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User Name Thread Name Subject Posted
johnross Seattle Folklife Memorial Day Weekend (94* d) RE: Seattle Folklife Memorial Day Weekend 26 May 04


Reggie and others--

I absolutely agree that the Folklife Festival has gotten too big and too crowded. But that's one of the prices of success. As far as I'm concerned, it was at about the right size maybe twenty years ago.

But the reality is that huge numbers of people come to the festival, and so it's necessary to worry about things like crowd control and public safety. And that drives a lot of the logistical planning that happens every year.

For example, the program folks try very hard to schedule concerts and other indoor events that will just about fill those theaters, without creating a huge waiting line outside the door. Every person in a theater is not walking around, so they're not adding to the crowded foot traffic.

When a street performer places him/herself in a traffic choke point, the crowd surrounding that performace makes it even more difficult for other people to make their way through that location. So the festival staff tell the performers to take their act someplace else. Sometimes, it's just a matter of moving back onto the grass or asking the folks watching to take a step closer so they don't block the sidewalk. But sometimes, the only option is to move to a different place, away from the high-traffic location.

We all know that the crowds are difficult to tolerate. But we can reduce their impact by working together.

It's a vicious circle (cycle?): as the crowds have gotten larger, the festival planners have had to add more stages and programs. And that costs more money, which means that the festival has to keep attracting big crowds to generate the revenue to support itself.

Street performers do add a lot to the spirit and the "value" of the Folklife Festival. But so do the thousands of performers who sing, play and dance on stages, and who sell their CDs through the Folklife Store. Nobody is saying "Don't sell your CDs;" they're just insisting that you contribute your fair share to the cost of making the event happen so you have a place to sell them.

Look. I write books about computers for a living. I receive a lot of my own income through an agent who takes a commission off the top before I see any money. It sure would be nice if I didn't have to pay that commission--I could probably take a nice vacation or replace my 16-year-old car. But my agent spends his time talking to editors and publishers while I spend mine writing. So he finds work for me, and he keeps me busy. Without him, I wouldn't make nearly as much money. So he earns his commission. Sure, he makes a lot more money off his commissions on "The Internet for Dummies" which has sold something like nine million copies than he makes on anything I've ever written. But would it be fair for me to tell him, "you make enough money off those big huge sellers, so you shouldn't charge me a commission on the book that sold four thousand copies"? Of course not.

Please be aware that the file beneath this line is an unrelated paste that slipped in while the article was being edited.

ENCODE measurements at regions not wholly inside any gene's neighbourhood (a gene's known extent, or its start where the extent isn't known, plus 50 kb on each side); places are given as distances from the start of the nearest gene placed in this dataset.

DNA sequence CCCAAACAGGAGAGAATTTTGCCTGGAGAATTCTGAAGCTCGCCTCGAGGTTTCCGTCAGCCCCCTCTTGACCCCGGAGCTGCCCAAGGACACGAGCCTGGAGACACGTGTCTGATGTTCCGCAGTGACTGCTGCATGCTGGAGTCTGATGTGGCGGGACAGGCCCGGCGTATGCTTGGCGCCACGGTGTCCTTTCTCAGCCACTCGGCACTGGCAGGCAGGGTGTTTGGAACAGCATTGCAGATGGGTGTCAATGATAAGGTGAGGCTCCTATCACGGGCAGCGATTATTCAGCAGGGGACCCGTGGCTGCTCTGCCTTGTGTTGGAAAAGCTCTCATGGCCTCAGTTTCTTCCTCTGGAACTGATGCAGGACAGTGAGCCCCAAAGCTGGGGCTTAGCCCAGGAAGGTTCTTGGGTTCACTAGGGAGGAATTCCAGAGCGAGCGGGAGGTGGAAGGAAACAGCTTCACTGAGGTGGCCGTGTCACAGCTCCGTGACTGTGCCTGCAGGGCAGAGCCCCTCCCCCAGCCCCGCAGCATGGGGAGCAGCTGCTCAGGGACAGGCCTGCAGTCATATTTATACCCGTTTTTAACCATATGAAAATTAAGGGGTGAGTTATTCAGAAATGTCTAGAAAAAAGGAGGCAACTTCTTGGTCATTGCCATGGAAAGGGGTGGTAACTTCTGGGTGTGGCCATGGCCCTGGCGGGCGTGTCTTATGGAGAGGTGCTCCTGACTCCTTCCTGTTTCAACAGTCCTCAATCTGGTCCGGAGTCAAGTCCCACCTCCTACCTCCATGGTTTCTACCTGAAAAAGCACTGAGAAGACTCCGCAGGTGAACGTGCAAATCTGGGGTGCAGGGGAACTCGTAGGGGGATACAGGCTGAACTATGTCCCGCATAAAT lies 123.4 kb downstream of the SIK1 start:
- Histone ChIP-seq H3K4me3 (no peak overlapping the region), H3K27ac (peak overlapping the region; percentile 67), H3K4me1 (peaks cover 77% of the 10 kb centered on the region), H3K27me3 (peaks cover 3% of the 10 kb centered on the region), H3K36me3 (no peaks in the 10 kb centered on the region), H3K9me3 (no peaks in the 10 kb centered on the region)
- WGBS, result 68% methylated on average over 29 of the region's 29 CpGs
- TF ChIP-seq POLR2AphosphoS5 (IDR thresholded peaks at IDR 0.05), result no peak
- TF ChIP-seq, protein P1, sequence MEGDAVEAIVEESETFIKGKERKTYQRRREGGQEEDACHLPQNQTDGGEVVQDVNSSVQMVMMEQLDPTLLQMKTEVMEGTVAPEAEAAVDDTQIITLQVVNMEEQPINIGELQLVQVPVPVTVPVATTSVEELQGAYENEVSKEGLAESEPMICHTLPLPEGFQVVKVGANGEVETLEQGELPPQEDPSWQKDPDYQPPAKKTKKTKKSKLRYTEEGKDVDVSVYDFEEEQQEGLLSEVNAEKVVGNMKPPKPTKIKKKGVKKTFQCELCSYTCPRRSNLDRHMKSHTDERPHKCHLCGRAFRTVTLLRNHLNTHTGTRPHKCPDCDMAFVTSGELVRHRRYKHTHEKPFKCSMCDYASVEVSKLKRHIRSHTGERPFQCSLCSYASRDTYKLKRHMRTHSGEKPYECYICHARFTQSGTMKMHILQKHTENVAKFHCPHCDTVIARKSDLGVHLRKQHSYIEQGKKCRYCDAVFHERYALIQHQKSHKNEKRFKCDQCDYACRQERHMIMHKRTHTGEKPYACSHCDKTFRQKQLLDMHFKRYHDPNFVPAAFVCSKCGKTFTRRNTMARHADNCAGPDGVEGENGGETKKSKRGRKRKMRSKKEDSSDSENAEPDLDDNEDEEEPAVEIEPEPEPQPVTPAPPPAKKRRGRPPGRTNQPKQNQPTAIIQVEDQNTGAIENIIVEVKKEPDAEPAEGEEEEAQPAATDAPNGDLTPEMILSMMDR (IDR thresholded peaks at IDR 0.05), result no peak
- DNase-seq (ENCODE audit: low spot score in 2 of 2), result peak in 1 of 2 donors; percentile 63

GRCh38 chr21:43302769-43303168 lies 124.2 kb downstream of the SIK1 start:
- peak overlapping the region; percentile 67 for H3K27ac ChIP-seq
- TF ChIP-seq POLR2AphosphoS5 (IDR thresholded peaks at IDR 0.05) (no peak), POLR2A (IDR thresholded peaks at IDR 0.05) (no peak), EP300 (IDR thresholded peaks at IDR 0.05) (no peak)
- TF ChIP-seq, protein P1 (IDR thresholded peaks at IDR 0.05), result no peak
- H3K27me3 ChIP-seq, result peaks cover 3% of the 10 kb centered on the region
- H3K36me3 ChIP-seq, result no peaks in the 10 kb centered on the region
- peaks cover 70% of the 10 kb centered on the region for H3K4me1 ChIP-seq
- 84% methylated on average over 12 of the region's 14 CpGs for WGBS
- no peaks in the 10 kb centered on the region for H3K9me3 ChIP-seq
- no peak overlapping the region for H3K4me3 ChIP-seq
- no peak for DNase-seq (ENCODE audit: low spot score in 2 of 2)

As for the idea of moving part of the festival to another location, it was tried a couple of years ago, when there were some performances at South Lake Union. The audience did not follow. There were literally fewer than ten people in the audience for those sets. In at least one case, there were more people on the stage than there were in the audience. And that was for a solo singer.

Why do people come to the Folklife Festival? Sure, those of us who care about folk music come for the music and to see friends we haven't seen in a year, but for many of the people in the crowd, the music is just part of a much bigger attraction. It's the crafts, and "watching the hippies", and the food and the overall spirit of the event that draws them. Still others come to see their nieces and grandchildren perform in the Irish step dance program or the taiko drum group. A lot of us spend a lot of time and effort to come up with interesting programs every year, but the sad truth is that many of the people who come are more interested in seeing the guy on the unicycle than spending an hour watching ethnic dance or old-time fiddlers. But without the scheduled programs, the whole thing turns into The Bite of Seattle (which attracts an even larger crowd, by the way).

If anybody has ideas about how to solve the acoustical problems created by the drummers around the fountain, please share it with the festival staff. There are comment forms at every information booth, or write a letter or an e-mail after festival. Those suggestions get read by all the planning staff and all the board members.

Disclaimer: I will be chasing around the Folklife Festival next weekend in a sweatshirt that says "Staff" on the front. But everything in this message and anything else I post on Mudcat is my own opinion.


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